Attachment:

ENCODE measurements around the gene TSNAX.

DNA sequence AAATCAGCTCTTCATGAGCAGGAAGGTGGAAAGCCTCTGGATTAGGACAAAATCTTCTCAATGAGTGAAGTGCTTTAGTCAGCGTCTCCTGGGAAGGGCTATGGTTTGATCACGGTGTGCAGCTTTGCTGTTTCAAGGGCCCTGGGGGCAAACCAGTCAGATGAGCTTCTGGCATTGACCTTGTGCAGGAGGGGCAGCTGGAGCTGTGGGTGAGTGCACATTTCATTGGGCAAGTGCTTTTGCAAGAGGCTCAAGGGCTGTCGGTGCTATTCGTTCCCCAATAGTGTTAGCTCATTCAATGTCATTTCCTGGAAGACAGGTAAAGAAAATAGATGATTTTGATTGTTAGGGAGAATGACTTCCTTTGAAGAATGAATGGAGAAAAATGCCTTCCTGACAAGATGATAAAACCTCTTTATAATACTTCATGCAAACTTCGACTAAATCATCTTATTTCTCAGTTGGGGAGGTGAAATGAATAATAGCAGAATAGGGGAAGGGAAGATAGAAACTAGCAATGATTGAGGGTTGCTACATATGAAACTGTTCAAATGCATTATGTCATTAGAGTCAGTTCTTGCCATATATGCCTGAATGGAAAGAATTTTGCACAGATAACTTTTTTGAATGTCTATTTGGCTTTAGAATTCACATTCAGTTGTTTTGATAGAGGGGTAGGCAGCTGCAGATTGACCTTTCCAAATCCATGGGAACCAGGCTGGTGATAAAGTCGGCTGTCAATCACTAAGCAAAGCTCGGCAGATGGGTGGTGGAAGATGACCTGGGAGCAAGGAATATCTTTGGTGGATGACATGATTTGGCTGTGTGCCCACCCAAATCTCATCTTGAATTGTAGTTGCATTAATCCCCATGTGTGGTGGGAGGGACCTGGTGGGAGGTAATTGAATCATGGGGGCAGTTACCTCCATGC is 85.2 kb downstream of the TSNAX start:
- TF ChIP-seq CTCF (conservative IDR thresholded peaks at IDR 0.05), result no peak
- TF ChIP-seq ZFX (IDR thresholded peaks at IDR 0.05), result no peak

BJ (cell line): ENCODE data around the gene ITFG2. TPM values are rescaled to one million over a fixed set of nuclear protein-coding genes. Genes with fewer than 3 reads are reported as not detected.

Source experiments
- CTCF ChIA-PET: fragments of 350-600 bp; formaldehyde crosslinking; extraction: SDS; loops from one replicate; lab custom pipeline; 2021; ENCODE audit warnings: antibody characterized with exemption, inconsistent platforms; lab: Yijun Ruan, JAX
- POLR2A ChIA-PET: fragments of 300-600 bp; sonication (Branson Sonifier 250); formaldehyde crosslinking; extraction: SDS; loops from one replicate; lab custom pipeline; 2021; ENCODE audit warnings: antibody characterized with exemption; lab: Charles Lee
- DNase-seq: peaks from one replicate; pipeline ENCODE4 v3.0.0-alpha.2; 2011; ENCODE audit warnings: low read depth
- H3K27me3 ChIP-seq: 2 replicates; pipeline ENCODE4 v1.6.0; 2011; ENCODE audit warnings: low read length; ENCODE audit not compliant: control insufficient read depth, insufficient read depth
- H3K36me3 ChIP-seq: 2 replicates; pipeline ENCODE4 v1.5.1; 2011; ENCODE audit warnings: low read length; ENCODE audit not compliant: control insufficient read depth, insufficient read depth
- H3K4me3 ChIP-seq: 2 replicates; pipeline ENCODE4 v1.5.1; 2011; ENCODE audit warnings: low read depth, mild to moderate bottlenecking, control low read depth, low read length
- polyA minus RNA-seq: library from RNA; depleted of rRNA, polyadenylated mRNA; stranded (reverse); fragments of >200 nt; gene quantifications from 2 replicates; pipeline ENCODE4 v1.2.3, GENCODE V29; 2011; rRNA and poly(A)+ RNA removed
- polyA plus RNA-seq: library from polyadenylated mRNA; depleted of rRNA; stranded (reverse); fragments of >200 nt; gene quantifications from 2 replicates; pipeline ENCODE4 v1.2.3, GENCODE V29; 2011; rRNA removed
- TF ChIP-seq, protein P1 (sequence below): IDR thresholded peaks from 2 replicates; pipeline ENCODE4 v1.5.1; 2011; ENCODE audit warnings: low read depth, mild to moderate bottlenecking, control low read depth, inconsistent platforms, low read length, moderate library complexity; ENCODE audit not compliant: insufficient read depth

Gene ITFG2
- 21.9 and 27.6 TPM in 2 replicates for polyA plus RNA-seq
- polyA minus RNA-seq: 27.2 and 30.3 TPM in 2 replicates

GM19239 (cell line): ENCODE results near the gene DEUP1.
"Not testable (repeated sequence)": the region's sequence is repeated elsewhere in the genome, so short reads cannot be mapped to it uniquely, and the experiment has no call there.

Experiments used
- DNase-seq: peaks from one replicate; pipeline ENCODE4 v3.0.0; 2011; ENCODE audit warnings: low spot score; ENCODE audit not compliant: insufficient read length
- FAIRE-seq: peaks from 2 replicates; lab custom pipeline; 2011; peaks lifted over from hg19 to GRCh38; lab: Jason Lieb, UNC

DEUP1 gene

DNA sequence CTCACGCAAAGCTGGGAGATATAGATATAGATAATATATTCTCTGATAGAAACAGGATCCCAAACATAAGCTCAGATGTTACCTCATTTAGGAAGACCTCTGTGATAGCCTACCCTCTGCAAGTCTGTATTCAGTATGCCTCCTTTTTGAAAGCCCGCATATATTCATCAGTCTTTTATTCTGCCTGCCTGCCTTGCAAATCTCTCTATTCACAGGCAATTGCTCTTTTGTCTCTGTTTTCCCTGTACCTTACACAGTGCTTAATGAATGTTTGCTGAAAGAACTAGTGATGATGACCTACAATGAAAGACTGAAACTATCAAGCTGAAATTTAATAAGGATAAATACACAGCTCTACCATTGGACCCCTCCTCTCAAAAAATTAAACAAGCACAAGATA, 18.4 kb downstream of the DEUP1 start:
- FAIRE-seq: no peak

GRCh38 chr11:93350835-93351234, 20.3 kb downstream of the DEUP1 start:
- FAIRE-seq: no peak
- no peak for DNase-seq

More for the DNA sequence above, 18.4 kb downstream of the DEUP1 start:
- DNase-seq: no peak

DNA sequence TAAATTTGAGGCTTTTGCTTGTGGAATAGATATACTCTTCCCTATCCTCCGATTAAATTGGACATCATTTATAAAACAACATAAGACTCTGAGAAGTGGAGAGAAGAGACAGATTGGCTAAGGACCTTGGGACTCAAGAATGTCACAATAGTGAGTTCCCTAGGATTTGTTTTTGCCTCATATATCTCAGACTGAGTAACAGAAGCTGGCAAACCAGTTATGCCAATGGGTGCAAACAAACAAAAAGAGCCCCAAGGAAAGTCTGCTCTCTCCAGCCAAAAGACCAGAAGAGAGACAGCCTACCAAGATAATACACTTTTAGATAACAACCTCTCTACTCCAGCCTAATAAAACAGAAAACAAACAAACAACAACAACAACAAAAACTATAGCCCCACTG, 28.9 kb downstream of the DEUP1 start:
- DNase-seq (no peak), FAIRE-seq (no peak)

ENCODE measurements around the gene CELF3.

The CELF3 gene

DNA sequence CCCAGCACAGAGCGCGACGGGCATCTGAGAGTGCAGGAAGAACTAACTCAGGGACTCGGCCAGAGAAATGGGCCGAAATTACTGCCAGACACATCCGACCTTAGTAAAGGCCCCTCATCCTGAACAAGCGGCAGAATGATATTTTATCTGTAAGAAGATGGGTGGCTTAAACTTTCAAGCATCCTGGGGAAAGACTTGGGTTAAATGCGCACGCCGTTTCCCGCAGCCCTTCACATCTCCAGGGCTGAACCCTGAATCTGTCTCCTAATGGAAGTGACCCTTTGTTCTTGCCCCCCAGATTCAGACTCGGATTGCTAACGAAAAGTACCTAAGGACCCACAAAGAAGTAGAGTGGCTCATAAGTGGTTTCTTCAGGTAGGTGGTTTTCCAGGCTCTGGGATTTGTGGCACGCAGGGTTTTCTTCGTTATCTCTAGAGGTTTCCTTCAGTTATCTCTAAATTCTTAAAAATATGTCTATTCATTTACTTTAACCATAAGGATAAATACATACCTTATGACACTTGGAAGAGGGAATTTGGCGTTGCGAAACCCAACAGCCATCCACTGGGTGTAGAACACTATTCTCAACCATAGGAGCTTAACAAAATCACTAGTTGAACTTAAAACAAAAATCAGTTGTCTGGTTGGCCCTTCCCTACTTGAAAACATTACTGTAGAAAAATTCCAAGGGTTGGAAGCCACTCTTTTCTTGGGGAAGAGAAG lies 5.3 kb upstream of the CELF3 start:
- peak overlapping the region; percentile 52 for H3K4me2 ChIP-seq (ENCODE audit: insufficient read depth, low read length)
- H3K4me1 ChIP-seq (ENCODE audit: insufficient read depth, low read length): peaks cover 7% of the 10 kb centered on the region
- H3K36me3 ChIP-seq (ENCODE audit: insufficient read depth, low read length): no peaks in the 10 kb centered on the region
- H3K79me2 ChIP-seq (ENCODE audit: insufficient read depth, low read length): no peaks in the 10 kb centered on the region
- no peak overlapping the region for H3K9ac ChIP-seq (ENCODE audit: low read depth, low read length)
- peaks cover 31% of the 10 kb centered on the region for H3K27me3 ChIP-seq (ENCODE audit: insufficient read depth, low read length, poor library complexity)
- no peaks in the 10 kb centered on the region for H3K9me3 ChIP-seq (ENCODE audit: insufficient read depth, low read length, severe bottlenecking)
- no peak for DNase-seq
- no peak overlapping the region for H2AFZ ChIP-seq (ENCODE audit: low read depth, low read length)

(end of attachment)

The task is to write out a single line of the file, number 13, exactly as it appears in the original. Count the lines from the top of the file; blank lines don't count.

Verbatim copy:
- polyA minus RNA-seq: library from RNA; depleted of rRNA, polyadenylated mRNA; stranded (reverse); fragments of >200 nt; gene quantifications from 2 replicates; pipeline ENCODE4 v1.2.3, GENCODE V29; 2011; rRNA and poly(A)+ RNA removed